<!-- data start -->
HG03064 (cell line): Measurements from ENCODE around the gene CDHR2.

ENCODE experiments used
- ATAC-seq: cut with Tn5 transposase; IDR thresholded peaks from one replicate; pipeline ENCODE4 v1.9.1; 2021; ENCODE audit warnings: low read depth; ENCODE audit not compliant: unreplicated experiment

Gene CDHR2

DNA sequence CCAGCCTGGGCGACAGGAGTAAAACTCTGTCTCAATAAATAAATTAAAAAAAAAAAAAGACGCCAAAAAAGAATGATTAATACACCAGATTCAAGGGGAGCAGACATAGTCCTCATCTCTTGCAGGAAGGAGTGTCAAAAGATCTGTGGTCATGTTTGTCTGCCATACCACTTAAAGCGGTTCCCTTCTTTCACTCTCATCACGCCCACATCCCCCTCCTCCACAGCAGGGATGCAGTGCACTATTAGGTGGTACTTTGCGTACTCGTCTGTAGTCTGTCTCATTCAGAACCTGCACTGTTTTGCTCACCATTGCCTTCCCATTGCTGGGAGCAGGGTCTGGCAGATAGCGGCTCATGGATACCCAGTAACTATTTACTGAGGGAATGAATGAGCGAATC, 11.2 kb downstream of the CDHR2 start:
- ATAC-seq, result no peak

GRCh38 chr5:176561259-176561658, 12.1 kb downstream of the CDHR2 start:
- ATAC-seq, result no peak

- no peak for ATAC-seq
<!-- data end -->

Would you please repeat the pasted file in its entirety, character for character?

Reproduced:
HG03064 (cell line): Measurements from ENCODE around the gene CDHR2.

ENCODE experiments used
- ATAC-seq: cut with Tn5 transposase; IDR thresholded peaks from one replicate; pipeline ENCODE4 v1.9.1; 2021; ENCODE audit warnings: low read depth; ENCODE audit not compliant: unreplicated experiment

Gene CDHR2

DNA sequence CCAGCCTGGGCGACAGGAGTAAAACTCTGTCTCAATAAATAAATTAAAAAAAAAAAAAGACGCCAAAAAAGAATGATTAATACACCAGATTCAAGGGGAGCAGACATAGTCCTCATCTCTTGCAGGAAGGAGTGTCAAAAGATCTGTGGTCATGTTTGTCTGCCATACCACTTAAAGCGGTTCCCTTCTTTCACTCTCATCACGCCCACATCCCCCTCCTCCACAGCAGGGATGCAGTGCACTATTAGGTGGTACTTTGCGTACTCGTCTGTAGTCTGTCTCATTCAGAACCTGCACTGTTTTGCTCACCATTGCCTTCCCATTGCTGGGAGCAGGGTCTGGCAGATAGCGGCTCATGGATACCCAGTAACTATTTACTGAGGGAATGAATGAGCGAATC, 11.2 kb downstream of the CDHR2 start:
- ATAC-seq, result no peak

GRCh38 chr5:176561259-176561658, 12.1 kb downstream of the CDHR2 start:
- ATAC-seq, result no peak

- no peak for ATAC-seq